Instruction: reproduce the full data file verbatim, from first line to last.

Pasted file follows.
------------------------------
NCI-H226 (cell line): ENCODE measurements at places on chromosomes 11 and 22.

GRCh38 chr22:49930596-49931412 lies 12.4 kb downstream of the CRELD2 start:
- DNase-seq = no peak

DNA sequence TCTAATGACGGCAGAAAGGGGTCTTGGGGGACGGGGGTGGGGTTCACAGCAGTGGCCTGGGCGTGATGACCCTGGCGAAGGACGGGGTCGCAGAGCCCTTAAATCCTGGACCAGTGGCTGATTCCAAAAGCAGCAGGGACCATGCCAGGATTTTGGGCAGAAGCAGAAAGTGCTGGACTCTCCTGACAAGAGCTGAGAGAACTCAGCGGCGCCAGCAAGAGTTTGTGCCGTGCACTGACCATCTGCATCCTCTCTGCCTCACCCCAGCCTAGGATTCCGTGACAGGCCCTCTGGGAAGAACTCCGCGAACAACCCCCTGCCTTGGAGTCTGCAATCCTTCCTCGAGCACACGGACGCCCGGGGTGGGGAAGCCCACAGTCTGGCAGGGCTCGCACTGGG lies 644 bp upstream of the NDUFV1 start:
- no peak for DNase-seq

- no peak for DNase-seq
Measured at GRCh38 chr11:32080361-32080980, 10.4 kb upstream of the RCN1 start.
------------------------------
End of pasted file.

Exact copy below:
NCI-H226 (cell line): ENCODE measurements at places on chromosomes 11 and 22.

GRCh38 chr22:49930596-49931412 lies 12.4 kb downstream of the CRELD2 start:
- DNase-seq = no peak

DNA sequence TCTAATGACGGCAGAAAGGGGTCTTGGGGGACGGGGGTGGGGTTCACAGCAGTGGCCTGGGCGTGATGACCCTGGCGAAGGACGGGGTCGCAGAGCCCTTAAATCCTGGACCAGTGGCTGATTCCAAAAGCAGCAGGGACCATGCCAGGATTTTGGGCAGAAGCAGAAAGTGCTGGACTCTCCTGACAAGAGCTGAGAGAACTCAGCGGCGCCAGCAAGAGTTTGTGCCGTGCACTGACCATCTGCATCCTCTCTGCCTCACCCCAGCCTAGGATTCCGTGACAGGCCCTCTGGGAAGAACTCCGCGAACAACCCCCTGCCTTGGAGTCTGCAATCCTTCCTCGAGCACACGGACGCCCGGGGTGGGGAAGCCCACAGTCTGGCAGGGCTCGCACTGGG lies 644 bp upstream of the NDUFV1 start:
- no peak for DNase-seq

- no peak for DNase-seq
Measured at GRCh38 chr11:32080361-32080980, 10.4 kb upstream of the RCN1 start.